Here’s a little history showing how the superdelegates Hillary Clinton had locked up at the beginning of 2008 did not “steal” the nomination for her, but instead switched to Obama when it was clear he was the choice of Democratic voters, just as would have happened this year if Bernie Sanders was ahead of Hillary in votes and pledged delegates.
Obama / Clinton (2008)
From New York Times, June 4, 2008
As many of you are all too painfully aware, the 2008 election brought the issue of superdelegates back into the mainstream. Still, when Obama made the magic number, the papers did not hedge. With a combination of supers and pledged delegates putting him just over the number he needed, Obama was considered the nominee as of June 3rd, 2008. It is also the case that on June 3rd it was a “last minute rush of superdelegates” that put him over that year’s magic number of 2,118.
Senator Barack Obama claimed the Democratic presidential nomination on Tuesday evening, prevailing through an epic battle with Senator Hillary Rodham Clinton in a primary campaign that inspired millions of voters from every corner of America to demand change in Washington.
A last-minute rush of Democratic superdelegates, as well as the results from the final primaries, in Montana and South Dakota, pushed Mr. Obama over the threshold of winning the 2,118 delegates needed to be nominated at the party’s convention in August. The victory for Mr. Obama, the son of a black Kenyan father and a white Kansan mother, broke racial barriers and represented a remarkable rise for a man who just four years ago served in the Illinois Senate. (Source)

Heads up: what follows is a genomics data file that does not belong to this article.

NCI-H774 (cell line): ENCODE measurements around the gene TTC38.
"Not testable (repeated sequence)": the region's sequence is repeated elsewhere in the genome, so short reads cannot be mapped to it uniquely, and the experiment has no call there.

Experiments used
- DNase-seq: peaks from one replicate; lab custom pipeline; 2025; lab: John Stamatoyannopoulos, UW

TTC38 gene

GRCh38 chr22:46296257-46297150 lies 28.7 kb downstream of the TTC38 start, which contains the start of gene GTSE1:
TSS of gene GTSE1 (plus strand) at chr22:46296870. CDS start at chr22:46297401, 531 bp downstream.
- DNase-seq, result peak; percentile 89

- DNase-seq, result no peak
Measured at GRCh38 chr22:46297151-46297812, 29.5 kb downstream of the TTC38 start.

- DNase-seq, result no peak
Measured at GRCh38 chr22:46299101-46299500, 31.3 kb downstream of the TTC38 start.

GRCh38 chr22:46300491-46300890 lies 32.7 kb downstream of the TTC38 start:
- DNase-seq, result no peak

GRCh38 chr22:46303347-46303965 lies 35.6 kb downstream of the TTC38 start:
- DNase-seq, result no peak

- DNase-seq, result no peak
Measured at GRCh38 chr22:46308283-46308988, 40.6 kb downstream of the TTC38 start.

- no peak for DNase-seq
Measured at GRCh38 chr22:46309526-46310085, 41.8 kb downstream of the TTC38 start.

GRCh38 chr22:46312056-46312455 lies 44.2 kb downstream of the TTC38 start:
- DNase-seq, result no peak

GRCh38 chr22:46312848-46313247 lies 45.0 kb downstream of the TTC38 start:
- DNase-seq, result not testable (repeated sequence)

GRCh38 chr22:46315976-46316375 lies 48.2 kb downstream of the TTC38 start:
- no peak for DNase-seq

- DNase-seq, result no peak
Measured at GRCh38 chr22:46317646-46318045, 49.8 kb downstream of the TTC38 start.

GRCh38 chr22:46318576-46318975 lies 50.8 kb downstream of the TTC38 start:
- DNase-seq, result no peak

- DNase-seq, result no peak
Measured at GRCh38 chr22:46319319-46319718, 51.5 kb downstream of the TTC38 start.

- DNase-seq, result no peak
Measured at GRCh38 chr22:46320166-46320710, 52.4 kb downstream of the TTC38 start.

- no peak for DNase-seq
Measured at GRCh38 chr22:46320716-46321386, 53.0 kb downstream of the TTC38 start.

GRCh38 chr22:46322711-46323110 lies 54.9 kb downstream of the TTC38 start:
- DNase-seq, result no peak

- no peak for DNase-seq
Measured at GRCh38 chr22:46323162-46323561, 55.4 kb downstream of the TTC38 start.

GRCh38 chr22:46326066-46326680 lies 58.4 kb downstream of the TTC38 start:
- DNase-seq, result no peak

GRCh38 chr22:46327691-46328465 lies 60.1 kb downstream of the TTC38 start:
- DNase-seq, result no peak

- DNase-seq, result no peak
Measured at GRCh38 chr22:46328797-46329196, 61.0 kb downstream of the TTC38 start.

Wolf Blitzer broke into a McCain speech to say that Obama had secured the nomination. Note that Obama wins the nomination, incidentally, in part by losing South Dakota. Based on him even placing in that contest it was projected that he would get at least four delegates and win.
Clinton would drop out of the race just three days later.
Again, this is history that almost everyone here knows, but the convention’s confirmation of that nomination would come in a dramatic (even if completely orchestrated) fashion. The final delegate totals had been known for some time to be 2,285 (Obama) to 1,973 (Clinton). As the convention roll call went through the states, they came to New York to ask what their votes were. Although the roll call votes had not nominated Obama yet, Hillary Clinton called for a suspension of regular rules and moved that in the spirit of unity Barack Obama be nominated by acclamation.
I’ll show my biases here. I was a Clinton-hater in 2008. I was a newly minted party Democrat in 2004, and Clinton to me was everything wrong with the party. I actually co-ran an influential state online community, Blue Hampshire, and the Clinton staff hated us. We were mean, they said. Hateful, even. I supported Dodd, then Edwards (ick), then, grudgingly, Obama. Anyone but Clinton. The Clinton people were a joke.
But when I watched this play out live back then, with it’s bizarre mix of the heartbreaking and the heartwarming, I cried. Like a baby. I think I could see the pain of watching the dream she had pursued for so long slip away. But on top of it is this pride in her party, which is less than 120 seconds away from voting in the first African-American candidate for the Presidency, with a good chance of taking back the White House.
Was it completely scripted? Yeah, the actions were. The feelings, however, were real. Mine, Clinton’s, the party’s. Chuckie Schumer’s. Everybody’s.
In 2008, I was Anyone But Clinton, but in the end, it was she who taught me what it meant to be a Democrat.